The invention will be further illustrated by the following examples. These non-limiting examples describe some embodiments intended to teach those skilled in the art how to put into practice the invention and to represent the best considered mode for carrying out the invention. In the examples, all compositions of the alloys are given as percent by weight of the elements, unless specified otherwise.

Example 1

This example describes the preparation of an alloy of the invention.

An alloy of composition Y 75%-Mn 15%-Al 10%, corresponding to point a in the ternary diagram of FIG. 1, is produced starting from powders of the component elements weighed in the desired ratio. The powders are mixed and poured into a water cooled copper crucible of an arc furnace under an atmosphere of 3×104 Pa of argon (so-called “cold-earth” technique). The temperature reached by the mixture during melting is of about 2000° C. and is maintained for about 5 minutes. The melt is then allowed to cool down to room temperature, obtaining an ingot of the alloy. Since the preparation takes place under conditions of high thermal gradient, in order to enhance the alloy homogeneity, the melting is repeated four times. The ingot obtained by cooling after the fourth melting is milled and the resulting powder is finally sieved, retrieving the fraction with particle size comprised between 40 and 105 μm.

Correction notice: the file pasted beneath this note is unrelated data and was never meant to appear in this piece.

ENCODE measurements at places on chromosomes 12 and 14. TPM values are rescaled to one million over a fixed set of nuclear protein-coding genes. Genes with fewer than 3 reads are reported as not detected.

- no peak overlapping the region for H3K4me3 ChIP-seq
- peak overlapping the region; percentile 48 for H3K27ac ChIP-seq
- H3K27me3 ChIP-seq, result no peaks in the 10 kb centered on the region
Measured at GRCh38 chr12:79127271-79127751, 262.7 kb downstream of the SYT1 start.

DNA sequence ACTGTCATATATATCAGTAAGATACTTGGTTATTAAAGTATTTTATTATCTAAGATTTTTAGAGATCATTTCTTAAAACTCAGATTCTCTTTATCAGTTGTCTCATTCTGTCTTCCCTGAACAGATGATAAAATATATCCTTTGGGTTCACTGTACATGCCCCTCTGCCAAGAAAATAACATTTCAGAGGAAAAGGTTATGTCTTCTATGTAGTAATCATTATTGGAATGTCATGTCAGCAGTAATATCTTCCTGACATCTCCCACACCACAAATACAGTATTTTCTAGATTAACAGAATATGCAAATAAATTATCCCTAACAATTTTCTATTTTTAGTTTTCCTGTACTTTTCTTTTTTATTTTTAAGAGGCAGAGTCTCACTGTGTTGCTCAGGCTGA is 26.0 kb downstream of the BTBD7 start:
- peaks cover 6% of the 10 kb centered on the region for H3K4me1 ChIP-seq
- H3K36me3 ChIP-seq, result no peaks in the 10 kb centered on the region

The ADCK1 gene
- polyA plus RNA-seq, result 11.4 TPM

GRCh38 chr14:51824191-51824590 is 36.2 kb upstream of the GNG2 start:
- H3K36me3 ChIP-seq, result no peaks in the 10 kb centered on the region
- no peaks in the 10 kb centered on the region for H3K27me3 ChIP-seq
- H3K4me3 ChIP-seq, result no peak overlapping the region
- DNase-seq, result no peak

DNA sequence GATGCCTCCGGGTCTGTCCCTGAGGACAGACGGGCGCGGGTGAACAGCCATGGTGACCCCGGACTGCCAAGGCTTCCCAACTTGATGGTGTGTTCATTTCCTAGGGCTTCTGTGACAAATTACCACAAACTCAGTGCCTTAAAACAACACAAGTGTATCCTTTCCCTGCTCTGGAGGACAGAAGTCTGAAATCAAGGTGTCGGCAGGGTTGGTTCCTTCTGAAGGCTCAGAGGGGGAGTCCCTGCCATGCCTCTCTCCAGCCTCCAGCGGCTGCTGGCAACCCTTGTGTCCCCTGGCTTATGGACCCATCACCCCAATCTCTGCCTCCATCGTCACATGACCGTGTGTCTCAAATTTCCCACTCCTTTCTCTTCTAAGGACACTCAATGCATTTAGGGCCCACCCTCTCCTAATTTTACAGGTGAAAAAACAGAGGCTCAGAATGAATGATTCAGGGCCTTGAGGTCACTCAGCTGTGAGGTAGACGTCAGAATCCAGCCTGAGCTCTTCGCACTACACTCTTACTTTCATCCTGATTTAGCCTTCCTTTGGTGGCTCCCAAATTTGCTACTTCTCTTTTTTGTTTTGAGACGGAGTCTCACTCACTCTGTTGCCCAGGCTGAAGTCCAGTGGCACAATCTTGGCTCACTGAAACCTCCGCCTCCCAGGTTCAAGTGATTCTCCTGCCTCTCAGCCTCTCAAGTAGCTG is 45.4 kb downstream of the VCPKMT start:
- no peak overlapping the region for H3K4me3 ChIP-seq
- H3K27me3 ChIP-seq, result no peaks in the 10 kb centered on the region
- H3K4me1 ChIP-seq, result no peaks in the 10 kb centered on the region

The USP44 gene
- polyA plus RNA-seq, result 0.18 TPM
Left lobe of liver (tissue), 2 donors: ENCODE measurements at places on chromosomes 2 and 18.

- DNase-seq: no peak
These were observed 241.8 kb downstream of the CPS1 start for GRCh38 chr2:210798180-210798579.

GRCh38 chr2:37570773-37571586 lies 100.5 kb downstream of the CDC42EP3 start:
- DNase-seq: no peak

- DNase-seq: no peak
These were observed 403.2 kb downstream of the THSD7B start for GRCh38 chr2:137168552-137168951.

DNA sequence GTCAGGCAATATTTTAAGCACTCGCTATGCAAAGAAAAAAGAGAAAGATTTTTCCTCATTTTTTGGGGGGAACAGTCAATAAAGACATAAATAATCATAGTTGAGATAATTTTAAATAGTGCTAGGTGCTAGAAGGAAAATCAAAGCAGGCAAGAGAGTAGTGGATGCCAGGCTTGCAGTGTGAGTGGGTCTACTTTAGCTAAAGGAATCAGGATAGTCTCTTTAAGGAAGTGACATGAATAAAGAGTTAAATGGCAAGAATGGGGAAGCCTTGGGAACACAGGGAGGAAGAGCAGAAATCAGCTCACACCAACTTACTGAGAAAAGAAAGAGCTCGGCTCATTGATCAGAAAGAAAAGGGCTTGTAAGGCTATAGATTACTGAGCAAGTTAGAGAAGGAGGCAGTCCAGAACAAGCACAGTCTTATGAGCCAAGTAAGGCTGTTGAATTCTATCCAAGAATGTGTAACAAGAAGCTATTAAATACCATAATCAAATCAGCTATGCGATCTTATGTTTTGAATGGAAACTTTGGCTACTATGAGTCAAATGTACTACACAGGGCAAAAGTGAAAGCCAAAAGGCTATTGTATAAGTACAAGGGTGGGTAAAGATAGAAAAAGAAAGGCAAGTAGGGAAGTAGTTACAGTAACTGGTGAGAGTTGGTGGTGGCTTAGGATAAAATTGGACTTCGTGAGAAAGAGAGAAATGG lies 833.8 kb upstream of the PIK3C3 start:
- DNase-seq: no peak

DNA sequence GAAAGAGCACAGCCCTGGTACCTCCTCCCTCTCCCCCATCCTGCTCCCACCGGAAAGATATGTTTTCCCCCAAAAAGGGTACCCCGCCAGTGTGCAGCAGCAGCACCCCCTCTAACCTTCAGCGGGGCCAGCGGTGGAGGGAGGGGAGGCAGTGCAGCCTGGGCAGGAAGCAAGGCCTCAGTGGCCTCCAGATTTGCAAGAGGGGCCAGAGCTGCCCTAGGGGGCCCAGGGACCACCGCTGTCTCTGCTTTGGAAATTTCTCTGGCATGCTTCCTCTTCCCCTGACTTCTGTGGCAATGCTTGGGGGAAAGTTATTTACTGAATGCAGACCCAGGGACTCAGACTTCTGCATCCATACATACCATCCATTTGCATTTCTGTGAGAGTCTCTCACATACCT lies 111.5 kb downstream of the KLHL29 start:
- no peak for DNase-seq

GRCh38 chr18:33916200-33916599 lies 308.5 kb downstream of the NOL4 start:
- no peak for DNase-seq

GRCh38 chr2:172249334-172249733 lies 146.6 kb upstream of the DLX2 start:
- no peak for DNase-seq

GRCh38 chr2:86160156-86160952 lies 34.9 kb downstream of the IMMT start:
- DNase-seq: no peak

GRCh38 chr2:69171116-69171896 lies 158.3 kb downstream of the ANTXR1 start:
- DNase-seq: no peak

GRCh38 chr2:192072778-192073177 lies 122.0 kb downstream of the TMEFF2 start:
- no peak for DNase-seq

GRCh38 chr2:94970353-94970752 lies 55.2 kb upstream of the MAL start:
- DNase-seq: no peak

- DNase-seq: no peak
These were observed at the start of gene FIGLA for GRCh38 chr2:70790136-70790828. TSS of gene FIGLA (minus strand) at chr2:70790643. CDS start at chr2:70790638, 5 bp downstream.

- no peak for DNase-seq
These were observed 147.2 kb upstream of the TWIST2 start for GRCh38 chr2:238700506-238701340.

The thus obtained powder is used to prepare several pills which are used in the gas-sorption tests described below. Each of the pills, referred to as “sample 1” in the following, are obtained by compressing 120 mg of powder under a pressure of 2000 kg/cm2.

Example 2

A hydrogen sorption test is carried out on a pill of sample 1 and on a pill having a weight of 120 mg obtained by compressing powders of pure yttrium. The pills are activated at 500° C. for 30 minutes. The sorption tests are carried out according to the procedure described in the ASTM F 798-82 standard with a test temperature of 400° C. and a hydrogen pressure of 4×10−3 Pa. These tests are said to take place under “dynamic conditions” because the test chamber is fed with a variable flow of hydrogen, regulated by means of a feed-back system, in order to have a constant pressure of H2 over the pill during the test. The results of these tests are graphically represented in FIG. 3 as sorption speed, S, measured as cubic centimeters of hydrogen sorbed per second and per gram of alloy (cc/s×g), as a function of the quantity of sorbed hydrogen, Q, measured as cubic centimeters of gas multiplied by the sorption pressure in hectoPascal and normalized per gram of sample (cc×hPa/g). Curve 1 corresponds to the pill of sample 1, while the curve corresponding to the pure yttrium sample is labeled Y.